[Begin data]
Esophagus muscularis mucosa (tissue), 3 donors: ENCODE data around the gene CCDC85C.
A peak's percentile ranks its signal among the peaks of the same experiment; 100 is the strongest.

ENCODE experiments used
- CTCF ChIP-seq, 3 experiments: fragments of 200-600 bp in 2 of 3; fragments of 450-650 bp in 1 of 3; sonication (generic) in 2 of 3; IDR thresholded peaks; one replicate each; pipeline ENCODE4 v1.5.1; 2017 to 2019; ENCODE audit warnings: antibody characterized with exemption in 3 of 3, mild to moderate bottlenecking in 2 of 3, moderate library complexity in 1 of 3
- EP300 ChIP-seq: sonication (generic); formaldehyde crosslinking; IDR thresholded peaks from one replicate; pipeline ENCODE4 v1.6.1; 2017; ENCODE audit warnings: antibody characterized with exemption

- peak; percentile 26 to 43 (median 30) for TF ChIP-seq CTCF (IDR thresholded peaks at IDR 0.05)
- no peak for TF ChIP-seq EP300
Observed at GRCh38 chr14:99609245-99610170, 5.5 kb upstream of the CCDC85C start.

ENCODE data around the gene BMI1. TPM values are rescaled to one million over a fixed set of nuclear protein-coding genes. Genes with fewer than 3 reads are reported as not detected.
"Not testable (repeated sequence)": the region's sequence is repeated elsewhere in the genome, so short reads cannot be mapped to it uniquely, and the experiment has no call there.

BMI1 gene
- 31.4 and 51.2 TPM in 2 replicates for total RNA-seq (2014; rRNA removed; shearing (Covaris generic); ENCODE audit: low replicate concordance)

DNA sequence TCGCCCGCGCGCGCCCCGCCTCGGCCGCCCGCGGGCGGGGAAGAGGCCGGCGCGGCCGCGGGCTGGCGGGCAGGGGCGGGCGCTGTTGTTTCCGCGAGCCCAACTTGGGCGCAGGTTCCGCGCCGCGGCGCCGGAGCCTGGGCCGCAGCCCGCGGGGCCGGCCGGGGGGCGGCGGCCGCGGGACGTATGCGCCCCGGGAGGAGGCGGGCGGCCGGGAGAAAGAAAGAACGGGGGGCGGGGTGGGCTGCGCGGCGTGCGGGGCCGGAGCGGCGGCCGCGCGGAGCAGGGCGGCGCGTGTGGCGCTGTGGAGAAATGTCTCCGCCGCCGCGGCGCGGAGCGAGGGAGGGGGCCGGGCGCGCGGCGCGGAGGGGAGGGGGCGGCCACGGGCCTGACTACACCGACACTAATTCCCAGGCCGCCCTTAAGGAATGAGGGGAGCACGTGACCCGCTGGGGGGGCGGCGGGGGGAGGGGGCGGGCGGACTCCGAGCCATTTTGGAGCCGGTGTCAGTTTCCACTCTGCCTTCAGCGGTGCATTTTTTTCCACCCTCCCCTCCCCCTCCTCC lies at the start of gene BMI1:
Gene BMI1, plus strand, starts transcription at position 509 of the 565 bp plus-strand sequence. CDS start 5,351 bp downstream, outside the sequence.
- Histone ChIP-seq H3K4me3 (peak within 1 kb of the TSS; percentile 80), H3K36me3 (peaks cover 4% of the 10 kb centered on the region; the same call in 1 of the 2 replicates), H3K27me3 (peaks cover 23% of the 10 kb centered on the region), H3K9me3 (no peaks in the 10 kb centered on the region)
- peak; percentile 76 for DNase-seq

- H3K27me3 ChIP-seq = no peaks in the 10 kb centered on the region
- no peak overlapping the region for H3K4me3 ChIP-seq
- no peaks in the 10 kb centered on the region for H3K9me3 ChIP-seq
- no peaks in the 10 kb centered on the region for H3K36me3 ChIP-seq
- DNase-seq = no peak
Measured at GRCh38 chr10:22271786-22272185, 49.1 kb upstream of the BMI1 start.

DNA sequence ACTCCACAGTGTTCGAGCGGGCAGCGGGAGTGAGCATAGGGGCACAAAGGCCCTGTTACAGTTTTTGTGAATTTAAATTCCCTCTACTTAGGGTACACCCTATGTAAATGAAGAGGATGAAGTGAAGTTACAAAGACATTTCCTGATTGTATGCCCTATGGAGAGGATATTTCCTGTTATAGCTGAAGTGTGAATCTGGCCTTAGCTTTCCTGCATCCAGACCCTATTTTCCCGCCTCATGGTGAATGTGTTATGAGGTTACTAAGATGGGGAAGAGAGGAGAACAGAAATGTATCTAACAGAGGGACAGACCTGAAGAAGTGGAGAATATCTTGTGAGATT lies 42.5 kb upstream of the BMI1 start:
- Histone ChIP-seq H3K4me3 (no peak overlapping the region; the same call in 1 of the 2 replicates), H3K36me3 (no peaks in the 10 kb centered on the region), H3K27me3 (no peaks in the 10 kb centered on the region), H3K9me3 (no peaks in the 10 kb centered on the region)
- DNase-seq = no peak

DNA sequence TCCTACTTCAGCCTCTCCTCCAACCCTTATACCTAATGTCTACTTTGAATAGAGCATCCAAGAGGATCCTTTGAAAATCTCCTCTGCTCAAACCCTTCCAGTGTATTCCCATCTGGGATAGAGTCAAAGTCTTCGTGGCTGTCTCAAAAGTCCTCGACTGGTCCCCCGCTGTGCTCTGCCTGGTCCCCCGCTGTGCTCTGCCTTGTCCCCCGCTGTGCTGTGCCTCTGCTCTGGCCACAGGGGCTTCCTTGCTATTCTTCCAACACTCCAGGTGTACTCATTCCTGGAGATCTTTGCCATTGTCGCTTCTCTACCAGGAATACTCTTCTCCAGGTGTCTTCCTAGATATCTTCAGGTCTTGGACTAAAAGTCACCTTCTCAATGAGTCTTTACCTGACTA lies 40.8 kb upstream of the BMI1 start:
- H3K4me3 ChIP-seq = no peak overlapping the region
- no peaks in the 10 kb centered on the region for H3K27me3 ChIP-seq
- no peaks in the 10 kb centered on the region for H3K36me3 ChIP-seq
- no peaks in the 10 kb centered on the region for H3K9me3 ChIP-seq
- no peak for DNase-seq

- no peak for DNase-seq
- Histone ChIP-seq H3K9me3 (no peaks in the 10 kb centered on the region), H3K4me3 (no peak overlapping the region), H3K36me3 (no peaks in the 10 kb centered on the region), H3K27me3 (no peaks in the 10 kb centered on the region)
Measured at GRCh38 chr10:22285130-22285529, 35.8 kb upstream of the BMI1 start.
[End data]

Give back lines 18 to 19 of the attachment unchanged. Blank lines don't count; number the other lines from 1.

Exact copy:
- no peak overlapping the region for H3K4me3 ChIP-seq
- no peaks in the 10 kb centered on the region for H3K9me3 ChIP-seq